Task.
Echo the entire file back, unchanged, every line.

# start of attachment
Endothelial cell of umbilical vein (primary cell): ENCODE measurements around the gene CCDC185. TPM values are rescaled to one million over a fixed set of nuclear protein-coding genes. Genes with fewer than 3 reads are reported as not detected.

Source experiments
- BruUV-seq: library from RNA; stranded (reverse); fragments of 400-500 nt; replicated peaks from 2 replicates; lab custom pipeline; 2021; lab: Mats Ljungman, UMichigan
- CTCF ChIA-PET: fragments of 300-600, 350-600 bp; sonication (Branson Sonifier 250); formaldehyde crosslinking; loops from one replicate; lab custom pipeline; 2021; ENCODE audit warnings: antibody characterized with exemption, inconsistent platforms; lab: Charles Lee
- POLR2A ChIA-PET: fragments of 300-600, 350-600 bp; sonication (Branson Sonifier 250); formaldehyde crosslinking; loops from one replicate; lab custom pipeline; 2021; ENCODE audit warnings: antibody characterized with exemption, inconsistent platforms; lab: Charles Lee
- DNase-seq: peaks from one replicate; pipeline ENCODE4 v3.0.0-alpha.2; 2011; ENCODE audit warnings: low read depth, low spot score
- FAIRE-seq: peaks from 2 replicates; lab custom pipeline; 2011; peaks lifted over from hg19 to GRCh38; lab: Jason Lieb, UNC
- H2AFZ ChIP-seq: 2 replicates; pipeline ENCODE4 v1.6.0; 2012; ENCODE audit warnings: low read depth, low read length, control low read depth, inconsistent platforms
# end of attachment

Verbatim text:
Endothelial cell of umbilical vein (primary cell): ENCODE measurements around the gene CCDC185. TPM values are rescaled to one million over a fixed set of nuclear protein-coding genes. Genes with fewer than 3 reads are reported as not detected.

Source experiments
- BruUV-seq: library from RNA; stranded (reverse); fragments of 400-500 nt; replicated peaks from 2 replicates; lab custom pipeline; 2021; lab: Mats Ljungman, UMichigan
- CTCF ChIA-PET: fragments of 300-600, 350-600 bp; sonication (Branson Sonifier 250); formaldehyde crosslinking; loops from one replicate; lab custom pipeline; 2021; ENCODE audit warnings: antibody characterized with exemption, inconsistent platforms; lab: Charles Lee
- POLR2A ChIA-PET: fragments of 300-600, 350-600 bp; sonication (Branson Sonifier 250); formaldehyde crosslinking; loops from one replicate; lab custom pipeline; 2021; ENCODE audit warnings: antibody characterized with exemption, inconsistent platforms; lab: Charles Lee
- DNase-seq: peaks from one replicate; pipeline ENCODE4 v3.0.0-alpha.2; 2011; ENCODE audit warnings: low read depth, low spot score
- FAIRE-seq: peaks from 2 replicates; lab custom pipeline; 2011; peaks lifted over from hg19 to GRCh38; lab: Jason Lieb, UNC
- H2AFZ ChIP-seq: 2 replicates; pipeline ENCODE4 v1.6.0; 2012; ENCODE audit warnings: low read depth, low read length, control low read depth, inconsistent platforms